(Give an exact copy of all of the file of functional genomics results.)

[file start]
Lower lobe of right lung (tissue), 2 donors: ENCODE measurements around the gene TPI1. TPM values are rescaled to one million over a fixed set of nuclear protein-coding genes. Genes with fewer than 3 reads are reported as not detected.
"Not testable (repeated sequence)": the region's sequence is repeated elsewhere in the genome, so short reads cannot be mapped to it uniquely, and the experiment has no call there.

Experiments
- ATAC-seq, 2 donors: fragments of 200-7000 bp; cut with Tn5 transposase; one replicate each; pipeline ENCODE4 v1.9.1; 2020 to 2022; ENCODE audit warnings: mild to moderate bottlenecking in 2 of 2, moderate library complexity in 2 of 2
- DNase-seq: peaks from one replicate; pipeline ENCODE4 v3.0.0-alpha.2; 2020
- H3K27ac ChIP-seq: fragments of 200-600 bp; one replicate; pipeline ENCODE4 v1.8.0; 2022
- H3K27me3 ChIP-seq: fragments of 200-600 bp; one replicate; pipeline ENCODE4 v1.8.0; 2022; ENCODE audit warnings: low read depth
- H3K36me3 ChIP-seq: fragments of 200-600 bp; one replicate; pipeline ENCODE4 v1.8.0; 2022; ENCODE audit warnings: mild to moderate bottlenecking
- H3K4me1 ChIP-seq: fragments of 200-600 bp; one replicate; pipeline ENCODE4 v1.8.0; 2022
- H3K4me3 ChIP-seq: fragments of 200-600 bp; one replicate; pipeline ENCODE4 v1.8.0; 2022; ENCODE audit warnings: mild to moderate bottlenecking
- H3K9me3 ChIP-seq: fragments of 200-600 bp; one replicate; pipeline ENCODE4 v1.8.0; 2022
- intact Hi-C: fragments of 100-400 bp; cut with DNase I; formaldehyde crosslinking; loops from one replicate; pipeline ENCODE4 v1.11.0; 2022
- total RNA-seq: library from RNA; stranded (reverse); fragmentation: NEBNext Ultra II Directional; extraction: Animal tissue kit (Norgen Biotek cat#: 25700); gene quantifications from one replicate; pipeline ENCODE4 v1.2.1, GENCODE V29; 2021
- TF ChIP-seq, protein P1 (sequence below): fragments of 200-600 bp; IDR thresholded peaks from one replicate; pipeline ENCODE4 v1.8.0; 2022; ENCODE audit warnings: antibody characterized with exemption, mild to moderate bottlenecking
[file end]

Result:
Lower lobe of right lung (tissue), 2 donors: ENCODE measurements around the gene TPI1. TPM values are rescaled to one million over a fixed set of nuclear protein-coding genes. Genes with fewer than 3 reads are reported as not detected.
"Not testable (repeated sequence)": the region's sequence is repeated elsewhere in the genome, so short reads cannot be mapped to it uniquely, and the experiment has no call there.

Experiments
- ATAC-seq, 2 donors: fragments of 200-7000 bp; cut with Tn5 transposase; one replicate each; pipeline ENCODE4 v1.9.1; 2020 to 2022; ENCODE audit warnings: mild to moderate bottlenecking in 2 of 2, moderate library complexity in 2 of 2
- DNase-seq: peaks from one replicate; pipeline ENCODE4 v3.0.0-alpha.2; 2020
- H3K27ac ChIP-seq: fragments of 200-600 bp; one replicate; pipeline ENCODE4 v1.8.0; 2022
- H3K27me3 ChIP-seq: fragments of 200-600 bp; one replicate; pipeline ENCODE4 v1.8.0; 2022; ENCODE audit warnings: low read depth
- H3K36me3 ChIP-seq: fragments of 200-600 bp; one replicate; pipeline ENCODE4 v1.8.0; 2022; ENCODE audit warnings: mild to moderate bottlenecking
- H3K4me1 ChIP-seq: fragments of 200-600 bp; one replicate; pipeline ENCODE4 v1.8.0; 2022
- H3K4me3 ChIP-seq: fragments of 200-600 bp; one replicate; pipeline ENCODE4 v1.8.0; 2022; ENCODE audit warnings: mild to moderate bottlenecking
- H3K9me3 ChIP-seq: fragments of 200-600 bp; one replicate; pipeline ENCODE4 v1.8.0; 2022
- intact Hi-C: fragments of 100-400 bp; cut with DNase I; formaldehyde crosslinking; loops from one replicate; pipeline ENCODE4 v1.11.0; 2022
- total RNA-seq: library from RNA; stranded (reverse); fragmentation: NEBNext Ultra II Directional; extraction: Animal tissue kit (Norgen Biotek cat#: 25700); gene quantifications from one replicate; pipeline ENCODE4 v1.2.1, GENCODE V29; 2021
- TF ChIP-seq, protein P1 (sequence below): fragments of 200-600 bp; IDR thresholded peaks from one replicate; pipeline ENCODE4 v1.8.0; 2022; ENCODE audit warnings: antibody characterized with exemption, mild to moderate bottlenecking